A few years later for an anniversary we booked a weekend there again, and STILL didn't get enjoy the ground much.   Some day we really need to go there when lollying around the pool would not require a jacket and long pants to stay warm.


The beach was uncrowded this visit, save the resident shore birds. 
Wonder where that one non conforming bird was heading? 

Now this is the really curious part of our little walk down memory lane:
Remember we are here on Thanksgiving day. 


The park is basically empty.
Except for people in Middle Eastern garb!



The air was filled with the scent of Middle Eastern foods being cooked and enjoyed by families seated on blankets or inside of tents.
As we sauntered around the park, taking pictures of scenes and watching hawks dive through the trees, more and more such garbed people arrived. The men played soccer, the women tended their children.

 I took one picture and was challenged about doing so by a young Middle Eastern man standing nearby.

I told him I was photographing the scenery and moved on.
This graceful young mother playing with her children was a sweet reminder that there are such domestic urges in all cultures.
Little girls had head coverings, and older "girls" had head coverings that sparkled in the sunlight. 
(Some women wore full face covering, while others did not. Interesting. How do they feel about each other? Yet as in the picture of the women by the play ground, they seem to mix together just fine.)
I had to think this was a special gathering for everyone, that is was their own kind of Thanksgiving played out in their own cultural style.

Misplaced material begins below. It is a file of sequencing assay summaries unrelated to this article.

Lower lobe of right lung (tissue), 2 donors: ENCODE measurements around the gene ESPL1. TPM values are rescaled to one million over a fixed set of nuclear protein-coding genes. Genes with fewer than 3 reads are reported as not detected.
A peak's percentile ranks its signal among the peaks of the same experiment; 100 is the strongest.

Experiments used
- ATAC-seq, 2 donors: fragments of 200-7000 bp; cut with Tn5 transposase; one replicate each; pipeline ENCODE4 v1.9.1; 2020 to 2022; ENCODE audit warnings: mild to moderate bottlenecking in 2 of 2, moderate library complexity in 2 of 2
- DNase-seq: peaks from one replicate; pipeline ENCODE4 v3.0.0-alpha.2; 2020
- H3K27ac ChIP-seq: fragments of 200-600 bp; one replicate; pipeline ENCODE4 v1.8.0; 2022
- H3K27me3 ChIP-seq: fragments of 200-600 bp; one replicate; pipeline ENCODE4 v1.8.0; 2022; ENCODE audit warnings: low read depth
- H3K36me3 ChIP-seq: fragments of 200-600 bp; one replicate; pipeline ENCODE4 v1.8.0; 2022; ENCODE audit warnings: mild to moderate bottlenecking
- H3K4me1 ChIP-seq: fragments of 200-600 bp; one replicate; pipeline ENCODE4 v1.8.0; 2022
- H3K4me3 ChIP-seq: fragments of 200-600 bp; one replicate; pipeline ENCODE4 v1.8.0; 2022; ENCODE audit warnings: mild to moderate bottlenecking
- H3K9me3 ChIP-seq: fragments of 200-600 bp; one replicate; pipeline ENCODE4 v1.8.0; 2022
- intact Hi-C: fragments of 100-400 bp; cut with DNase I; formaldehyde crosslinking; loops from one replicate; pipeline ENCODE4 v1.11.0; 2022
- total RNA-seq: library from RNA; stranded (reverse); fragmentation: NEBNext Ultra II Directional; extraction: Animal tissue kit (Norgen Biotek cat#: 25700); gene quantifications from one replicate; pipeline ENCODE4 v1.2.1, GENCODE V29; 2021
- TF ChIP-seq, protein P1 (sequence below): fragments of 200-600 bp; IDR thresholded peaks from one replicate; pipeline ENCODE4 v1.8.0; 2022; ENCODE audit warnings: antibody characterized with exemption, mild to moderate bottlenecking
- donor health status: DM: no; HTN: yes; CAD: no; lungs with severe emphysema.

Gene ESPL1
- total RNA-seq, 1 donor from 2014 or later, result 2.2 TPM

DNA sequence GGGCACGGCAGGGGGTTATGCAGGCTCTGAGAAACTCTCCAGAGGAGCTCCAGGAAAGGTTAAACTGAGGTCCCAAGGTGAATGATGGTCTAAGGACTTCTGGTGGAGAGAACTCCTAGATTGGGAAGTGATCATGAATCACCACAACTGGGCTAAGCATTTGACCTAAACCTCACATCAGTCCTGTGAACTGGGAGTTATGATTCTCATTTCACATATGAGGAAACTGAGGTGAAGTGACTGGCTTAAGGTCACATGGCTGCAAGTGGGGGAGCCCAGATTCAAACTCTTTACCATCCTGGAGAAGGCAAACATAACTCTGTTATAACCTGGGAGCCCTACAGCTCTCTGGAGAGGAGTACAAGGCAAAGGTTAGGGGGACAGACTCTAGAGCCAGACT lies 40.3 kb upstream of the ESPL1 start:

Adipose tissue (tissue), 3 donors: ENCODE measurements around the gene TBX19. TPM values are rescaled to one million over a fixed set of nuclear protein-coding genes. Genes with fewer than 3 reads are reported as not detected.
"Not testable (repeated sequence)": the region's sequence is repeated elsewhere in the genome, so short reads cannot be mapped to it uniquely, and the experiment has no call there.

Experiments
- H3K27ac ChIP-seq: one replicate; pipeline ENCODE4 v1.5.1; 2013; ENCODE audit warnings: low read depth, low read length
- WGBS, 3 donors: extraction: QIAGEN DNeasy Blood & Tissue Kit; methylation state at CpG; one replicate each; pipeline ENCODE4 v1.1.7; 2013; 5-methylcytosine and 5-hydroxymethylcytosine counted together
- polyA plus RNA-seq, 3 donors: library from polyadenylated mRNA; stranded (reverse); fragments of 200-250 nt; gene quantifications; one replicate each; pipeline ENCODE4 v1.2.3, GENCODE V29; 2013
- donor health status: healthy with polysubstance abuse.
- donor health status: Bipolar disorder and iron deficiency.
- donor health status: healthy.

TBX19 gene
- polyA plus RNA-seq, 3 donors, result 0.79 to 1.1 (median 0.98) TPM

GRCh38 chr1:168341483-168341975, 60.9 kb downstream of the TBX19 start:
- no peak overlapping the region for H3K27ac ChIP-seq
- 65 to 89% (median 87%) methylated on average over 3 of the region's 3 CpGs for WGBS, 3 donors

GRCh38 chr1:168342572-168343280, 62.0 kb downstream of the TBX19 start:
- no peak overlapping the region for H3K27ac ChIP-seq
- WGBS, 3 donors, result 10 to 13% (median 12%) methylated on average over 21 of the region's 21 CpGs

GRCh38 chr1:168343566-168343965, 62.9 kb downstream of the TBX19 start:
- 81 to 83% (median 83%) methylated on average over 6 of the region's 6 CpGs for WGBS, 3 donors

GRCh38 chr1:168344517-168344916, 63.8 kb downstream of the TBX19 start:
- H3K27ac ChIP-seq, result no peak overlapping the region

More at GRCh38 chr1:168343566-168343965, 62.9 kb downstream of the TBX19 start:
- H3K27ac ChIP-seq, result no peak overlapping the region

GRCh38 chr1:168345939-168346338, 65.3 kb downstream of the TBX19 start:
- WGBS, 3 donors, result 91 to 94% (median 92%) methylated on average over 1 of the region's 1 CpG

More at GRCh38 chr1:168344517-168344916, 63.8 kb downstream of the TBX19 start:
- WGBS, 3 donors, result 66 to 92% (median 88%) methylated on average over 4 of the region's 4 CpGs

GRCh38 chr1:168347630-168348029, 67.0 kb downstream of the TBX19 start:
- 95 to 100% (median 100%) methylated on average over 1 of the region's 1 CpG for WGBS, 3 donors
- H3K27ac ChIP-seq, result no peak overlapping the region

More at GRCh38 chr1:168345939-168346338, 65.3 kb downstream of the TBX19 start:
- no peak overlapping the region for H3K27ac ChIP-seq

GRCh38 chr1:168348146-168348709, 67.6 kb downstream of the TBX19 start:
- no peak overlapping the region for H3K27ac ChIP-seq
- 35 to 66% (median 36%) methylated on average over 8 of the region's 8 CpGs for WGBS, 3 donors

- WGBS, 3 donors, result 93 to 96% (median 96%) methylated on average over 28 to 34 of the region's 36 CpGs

I hope I was right.
I wished I didn't find such gatherings to be troubling. 
I really wished I didn't.
(Post note: The San Diego Mosque was "home" to a few of the 9/11 bombers, and more and more Middle Easterners have moved to San Diego since that tragic event.   One of the terrorists actually lived near to the Middle School that my children had attended. I have a difficult time understanding how these non-English speaking people can afford to live in one of the most expensive cities in America, where, honestly, we could barely afford to live ourselves.  Why are they coming to America?  I think my concerns are not without both historic and economic merit.)

7 comments:

ellen b. said...

Looks like you are having fun. And I do understand your trepidation with the Muslims moving to San Diego...

Sara said...

A very interesting post, Jill. Lots to see and think about.

RH (aka Lucy) said...

I think San Diego has perfect weather. Not too hot; not too cold. Nice!

Vicki said...

Thanksgiving and Christmas in a sunny and warm location never feels quite right, does it?

I think any large gathering of people who are very different from us puts us in a bit of discomfort. I'd feel a bit apprehensive, too, and that confrontation about your photographing "the scenery" would make me nervous.

(I'm curious...how did your purchases get home?)

Lovella ♥ said...

I came home feeling completely behind in my Christmas decorating with everything all decked out in Peurto Rico.
I am realizing now. . it is not December yet. .I suppose they have not a current calendar.
I wanted to take a picture while walking the streets of old san juan and was told. .very adamantly that I was not allowed. Since they were quite close. .I obeyed.

Judy ~ My Front Porch said...

We loved our time in San Diego two years ago...a wonderful place indeed! I don't know if I would get that Christmassy feeling there though.

Vee said...

The bird of paradise shot is simply wonderful. I've never been to San Diego, probably shouldn't go since I've always wanted to go to Hawaii. I'd hate to have that ruined by San Diego. ;D (I understand your concern and share it.)